Based off of this article.
Titan is, once again, proving to be a planet of miraculous proportions. Yes, I realize it’s technically a moon of Jupiter, but it’s the size and class of a planet, and now it is the only other (known) place in the solar system that can support the formation of RNA and DNA. Molecules of that sort haven’t been discovered in Titan’s atmosphere, but all the building blocks are there, and simulations show that they can be created. However, interestingly, they can only be created in the atmosphere. On the ground, the energy isn’t available to crack the molecules apart and recombine them.
It seems that every time we learn more, we find that life is a strong force than expected. Everywhere once considered lifeless on Earth has creatures of some sort living in it. Now it appears that even if Titan doesn’t have life yet, it can support it at the bacterial level, and that usually means that somewhere, kicking around in the atmosphere, is a form of life that we haven’t yet discovered.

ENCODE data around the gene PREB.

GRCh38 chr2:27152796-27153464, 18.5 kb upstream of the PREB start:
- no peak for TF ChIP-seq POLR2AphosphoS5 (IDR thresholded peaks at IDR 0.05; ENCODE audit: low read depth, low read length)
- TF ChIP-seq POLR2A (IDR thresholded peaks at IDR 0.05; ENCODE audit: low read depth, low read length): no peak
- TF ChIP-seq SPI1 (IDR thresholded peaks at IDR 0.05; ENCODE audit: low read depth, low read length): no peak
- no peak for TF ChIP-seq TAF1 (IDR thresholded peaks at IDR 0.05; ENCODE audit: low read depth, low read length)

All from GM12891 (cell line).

I think part of the flaw of SETI and the hunt for life outside of Earth is that currently we only assume carbon-based molecules qualify as life. This is partly an inherent bias and partly because it’s the kind of thing that we know how to look for. There are other systems that could exist out there, and have been postulated, but we don’t put the sophisticated detection equipment on probes just yet. In time, we will, and then I think science will get even more interesting.
Titan is one of the few places in the solar system where I would love to travel, to see the lakes of methane evaporate and reappear, to see a new star and a new planet flying overhead. I doubt it will happen in my lifetime, but when it does, I suspect we’ll find atmospheric particles that qualify as well.